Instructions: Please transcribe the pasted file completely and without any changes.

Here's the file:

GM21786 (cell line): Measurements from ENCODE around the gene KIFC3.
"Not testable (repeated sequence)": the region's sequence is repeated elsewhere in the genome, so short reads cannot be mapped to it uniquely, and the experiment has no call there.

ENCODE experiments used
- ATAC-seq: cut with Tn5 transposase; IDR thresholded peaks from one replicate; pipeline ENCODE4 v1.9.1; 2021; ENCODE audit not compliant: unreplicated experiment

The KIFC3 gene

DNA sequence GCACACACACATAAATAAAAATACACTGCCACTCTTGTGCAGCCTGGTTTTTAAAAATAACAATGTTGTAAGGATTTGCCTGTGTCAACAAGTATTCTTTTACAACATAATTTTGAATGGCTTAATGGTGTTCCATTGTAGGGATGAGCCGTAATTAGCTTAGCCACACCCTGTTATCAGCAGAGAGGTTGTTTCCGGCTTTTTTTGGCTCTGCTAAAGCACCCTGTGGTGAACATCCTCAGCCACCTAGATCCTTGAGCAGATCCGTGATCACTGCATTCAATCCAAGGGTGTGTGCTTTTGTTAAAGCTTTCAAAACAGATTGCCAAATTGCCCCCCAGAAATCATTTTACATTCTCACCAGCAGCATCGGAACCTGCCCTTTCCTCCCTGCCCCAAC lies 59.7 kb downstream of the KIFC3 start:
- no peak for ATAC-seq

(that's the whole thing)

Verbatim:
GM21786 (cell line): Measurements from ENCODE around the gene KIFC3.
"Not testable (repeated sequence)": the region's sequence is repeated elsewhere in the genome, so short reads cannot be mapped to it uniquely, and the experiment has no call there.

ENCODE experiments used
- ATAC-seq: cut with Tn5 transposase; IDR thresholded peaks from one replicate; pipeline ENCODE4 v1.9.1; 2021; ENCODE audit not compliant: unreplicated experiment

The KIFC3 gene

DNA sequence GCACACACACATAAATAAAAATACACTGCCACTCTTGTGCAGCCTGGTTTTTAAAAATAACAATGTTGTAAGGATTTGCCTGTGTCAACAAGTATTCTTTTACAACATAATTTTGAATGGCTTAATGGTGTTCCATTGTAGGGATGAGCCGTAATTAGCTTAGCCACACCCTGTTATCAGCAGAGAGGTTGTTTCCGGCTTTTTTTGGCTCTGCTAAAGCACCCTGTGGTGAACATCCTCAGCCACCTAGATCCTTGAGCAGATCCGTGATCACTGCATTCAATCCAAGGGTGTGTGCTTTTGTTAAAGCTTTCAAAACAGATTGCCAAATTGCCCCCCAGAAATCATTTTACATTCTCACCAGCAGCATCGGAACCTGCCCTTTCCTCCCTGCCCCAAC lies 59.7 kb downstream of the KIFC3 start:
- no peak for ATAC-seq